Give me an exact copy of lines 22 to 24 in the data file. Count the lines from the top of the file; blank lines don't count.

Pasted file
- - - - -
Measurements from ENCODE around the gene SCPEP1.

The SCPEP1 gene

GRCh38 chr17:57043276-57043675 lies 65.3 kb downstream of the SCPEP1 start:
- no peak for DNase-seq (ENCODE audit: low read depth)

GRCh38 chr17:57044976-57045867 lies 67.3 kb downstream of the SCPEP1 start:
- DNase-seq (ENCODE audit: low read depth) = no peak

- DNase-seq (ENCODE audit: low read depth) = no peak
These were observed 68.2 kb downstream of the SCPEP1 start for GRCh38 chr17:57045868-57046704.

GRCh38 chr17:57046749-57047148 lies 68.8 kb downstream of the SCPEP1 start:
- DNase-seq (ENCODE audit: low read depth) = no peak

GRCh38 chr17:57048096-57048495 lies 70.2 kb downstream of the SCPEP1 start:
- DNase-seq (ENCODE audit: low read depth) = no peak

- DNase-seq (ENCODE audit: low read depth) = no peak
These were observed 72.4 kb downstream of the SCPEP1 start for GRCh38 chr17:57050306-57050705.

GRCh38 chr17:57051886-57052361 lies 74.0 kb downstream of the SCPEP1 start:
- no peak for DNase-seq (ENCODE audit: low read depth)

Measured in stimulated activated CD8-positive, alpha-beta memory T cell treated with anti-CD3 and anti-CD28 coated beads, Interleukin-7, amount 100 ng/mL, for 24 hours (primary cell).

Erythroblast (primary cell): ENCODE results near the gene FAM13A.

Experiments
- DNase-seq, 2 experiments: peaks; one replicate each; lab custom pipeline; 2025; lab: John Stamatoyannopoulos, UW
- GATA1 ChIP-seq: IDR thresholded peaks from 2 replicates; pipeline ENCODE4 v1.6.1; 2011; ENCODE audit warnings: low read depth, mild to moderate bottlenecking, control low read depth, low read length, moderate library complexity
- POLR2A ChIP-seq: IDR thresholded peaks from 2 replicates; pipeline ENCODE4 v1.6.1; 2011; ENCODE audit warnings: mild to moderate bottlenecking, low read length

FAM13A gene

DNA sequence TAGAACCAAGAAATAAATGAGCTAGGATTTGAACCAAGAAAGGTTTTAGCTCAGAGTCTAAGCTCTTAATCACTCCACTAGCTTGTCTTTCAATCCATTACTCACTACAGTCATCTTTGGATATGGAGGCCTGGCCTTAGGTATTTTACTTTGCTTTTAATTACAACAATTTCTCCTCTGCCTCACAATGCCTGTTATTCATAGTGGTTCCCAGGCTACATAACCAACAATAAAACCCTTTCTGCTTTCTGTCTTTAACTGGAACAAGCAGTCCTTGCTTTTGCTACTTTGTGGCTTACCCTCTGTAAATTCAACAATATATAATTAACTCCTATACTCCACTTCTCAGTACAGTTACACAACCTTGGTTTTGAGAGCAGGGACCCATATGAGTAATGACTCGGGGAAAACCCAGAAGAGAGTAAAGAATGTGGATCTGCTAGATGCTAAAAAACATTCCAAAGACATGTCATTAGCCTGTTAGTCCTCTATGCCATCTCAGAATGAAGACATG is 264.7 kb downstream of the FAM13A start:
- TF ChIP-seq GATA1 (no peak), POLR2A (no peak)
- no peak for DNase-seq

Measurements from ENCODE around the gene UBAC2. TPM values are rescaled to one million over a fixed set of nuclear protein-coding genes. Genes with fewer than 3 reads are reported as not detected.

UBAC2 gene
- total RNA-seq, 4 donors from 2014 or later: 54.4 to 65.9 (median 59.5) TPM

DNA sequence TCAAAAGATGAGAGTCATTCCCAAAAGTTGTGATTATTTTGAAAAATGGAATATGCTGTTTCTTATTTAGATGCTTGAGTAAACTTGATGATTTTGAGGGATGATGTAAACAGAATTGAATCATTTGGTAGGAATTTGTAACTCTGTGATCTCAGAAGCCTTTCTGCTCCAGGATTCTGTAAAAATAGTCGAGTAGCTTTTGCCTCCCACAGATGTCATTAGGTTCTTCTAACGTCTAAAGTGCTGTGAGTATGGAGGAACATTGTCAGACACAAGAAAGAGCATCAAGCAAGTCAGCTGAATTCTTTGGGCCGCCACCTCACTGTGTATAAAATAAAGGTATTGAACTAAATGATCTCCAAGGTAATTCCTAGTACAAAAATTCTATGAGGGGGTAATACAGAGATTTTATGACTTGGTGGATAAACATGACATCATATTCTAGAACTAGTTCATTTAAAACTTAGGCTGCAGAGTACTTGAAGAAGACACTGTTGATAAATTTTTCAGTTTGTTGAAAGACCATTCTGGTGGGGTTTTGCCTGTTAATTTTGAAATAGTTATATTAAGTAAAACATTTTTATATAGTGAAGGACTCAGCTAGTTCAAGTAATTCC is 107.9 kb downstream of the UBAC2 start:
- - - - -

- POLR2A ChIP-seq: IDR thresholded peaks from 2 replicates; pipeline ENCODE4 v1.6.1; 2011; ENCODE audit warnings: mild to moderate bottlenecking, low read length

FAM13A gene

DNA sequence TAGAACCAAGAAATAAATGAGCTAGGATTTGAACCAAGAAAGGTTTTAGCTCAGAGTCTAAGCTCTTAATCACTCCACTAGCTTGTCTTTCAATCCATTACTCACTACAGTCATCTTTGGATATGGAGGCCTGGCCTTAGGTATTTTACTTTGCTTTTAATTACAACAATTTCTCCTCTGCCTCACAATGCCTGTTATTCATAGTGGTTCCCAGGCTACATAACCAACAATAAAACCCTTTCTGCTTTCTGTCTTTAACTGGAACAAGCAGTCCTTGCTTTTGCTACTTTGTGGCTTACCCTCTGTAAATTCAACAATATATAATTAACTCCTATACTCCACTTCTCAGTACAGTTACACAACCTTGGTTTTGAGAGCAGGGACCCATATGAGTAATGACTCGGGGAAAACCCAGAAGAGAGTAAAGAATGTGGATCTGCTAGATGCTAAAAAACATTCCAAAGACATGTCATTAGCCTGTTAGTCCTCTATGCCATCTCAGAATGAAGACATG is 264.7 kb downstream of the FAM13A start: